Saturday, July 14, 2007


UP FRONT News July 3, 2007
Published by Tom Weiss
Editorial Advisor: Willard Whittingham
“The paper that can’t be bought and can’t be sold.”

Michael Moore inevitably gets very strong reactions to his documentaries about vices such as violence and greed. I haven’t yet seen “Sicko” but several media and more personal accounts to me suggest that the film, while trying to make Castro’s Cuba look good, pretty much accuses the U.S. health care industry of capital offenses. As far as I am concerned, with respect to the U.S. Mr. Moore is right. People in need of health care suffer and die in the U.S. as a direct result of insurance company and provider greed. Health care is a human right and, since it is survival related, should never denied to anyone for lack of ability to pay. As far as I am aware, members of the U.S. Senate and the U.S. House of Representatives have taxpayer-financed health insurance that covers everything. The same principle should apply to everyone else.

I hope, however, that perhaps Mr. Moore will do a documentary on the entertainment industry, perhaps focusing on film. While the health industry goes to great public relations and political lengths to depict itself as compassionate while risking people’s lives to further enrich itself, the film industry is replete with actors ands actresses making obscene amounts of money often portraying common folk and human rights heroes. How vicarious can one get? For an awful lot of money Charlize Theron depicts an exploited working class woman up north and then, for even more money, she gets paid to wear royalty priced jewelry at elite fashion conscious events for a diamond magnate. (That kind of thing by the way is an example of what writer Ted Rourke refers to as the Fashion Industrial Complex, see Angelina Jolie is one of the highest paid actresses in the world meaning that she gets in the neighborhood of $20 million for a movie. The image, however, is of a bleeding heart who (after claiming she would never, ever do such a thing ran off with Brad Pitt) rescues selected African children from poverty, an enterprise already made famous by Madonna. Considering the totally unjustifiable pay rates for movie stars (it does take talent to act well; it also takes talent to teach well and nursing is a very hard job) Jolie, like Madonna, is a very, very, very material girl.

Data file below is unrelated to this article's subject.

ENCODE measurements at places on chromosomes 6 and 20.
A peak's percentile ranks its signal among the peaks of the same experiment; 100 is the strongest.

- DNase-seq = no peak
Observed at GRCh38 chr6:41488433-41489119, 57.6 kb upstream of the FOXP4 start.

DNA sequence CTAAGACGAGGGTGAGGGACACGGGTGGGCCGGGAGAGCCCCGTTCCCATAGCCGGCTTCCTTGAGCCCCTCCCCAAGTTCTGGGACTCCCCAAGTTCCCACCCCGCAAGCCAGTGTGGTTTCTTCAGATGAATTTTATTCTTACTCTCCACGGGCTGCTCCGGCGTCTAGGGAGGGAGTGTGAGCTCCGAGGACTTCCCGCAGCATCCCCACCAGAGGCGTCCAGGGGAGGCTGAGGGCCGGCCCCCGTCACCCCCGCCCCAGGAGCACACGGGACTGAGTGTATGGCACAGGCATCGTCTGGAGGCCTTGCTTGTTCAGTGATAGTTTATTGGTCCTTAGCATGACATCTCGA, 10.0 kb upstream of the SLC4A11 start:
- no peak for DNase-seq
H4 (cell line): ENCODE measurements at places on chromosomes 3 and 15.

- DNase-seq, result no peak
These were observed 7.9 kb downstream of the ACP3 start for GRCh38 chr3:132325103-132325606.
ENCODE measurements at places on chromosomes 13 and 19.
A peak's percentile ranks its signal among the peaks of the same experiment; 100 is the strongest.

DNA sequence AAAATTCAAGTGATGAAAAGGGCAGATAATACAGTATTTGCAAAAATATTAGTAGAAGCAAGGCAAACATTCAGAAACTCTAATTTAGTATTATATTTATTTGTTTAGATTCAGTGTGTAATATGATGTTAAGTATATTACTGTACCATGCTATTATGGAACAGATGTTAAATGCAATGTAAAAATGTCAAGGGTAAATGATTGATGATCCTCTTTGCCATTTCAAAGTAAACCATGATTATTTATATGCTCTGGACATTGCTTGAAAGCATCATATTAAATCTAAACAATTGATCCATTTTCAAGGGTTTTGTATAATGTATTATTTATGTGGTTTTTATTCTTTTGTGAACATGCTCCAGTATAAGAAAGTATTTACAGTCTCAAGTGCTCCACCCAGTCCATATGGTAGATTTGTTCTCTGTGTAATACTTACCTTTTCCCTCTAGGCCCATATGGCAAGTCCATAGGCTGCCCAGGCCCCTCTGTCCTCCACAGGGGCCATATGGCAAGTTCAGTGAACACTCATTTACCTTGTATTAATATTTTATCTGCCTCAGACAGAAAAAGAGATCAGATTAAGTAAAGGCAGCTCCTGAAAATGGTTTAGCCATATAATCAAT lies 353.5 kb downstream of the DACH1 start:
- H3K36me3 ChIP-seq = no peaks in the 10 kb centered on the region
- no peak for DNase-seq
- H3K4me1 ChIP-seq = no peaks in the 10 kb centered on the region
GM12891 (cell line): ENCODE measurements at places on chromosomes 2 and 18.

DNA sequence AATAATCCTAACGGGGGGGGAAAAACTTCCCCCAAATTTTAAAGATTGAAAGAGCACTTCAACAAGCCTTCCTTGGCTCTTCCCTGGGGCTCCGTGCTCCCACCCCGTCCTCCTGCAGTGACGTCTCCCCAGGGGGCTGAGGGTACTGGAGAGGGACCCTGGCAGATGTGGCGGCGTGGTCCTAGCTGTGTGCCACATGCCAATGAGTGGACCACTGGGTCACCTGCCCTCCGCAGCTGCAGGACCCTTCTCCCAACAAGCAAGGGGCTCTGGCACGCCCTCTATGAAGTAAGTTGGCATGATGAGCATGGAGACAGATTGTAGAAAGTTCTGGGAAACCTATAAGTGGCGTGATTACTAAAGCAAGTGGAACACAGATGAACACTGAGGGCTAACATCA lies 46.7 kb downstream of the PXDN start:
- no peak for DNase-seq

The entertainment industry as a whole is among the most conspicuous and yet accepted perpetrators of greed there is. And a lot of the greediest claim to be Christians (although role model Madonna reportedly swears by Kabbalah). Jesus, however, is reported as suggesting that a rich person has no more likelihood of bigger reward than a camel does in seeking to get through the eye of a needle. The quotation about the love of money being the roots of evil is also attributed to Him.

While I am honestly happy for the children selected by Ms. Jolie and Madonna for adoption, it is also a fact that megastar salaries for movie stars and athletes ($27 million a year for Alex Rodriguez for a part-time job?) could feed and house a great many starving people. Mr. Moore might take a look at the entire bloated film industry, and suggest a massive drop in star salaries. Such a documentary might lead to a movement to democratize movie admission prices. He could call it “Flicko.”
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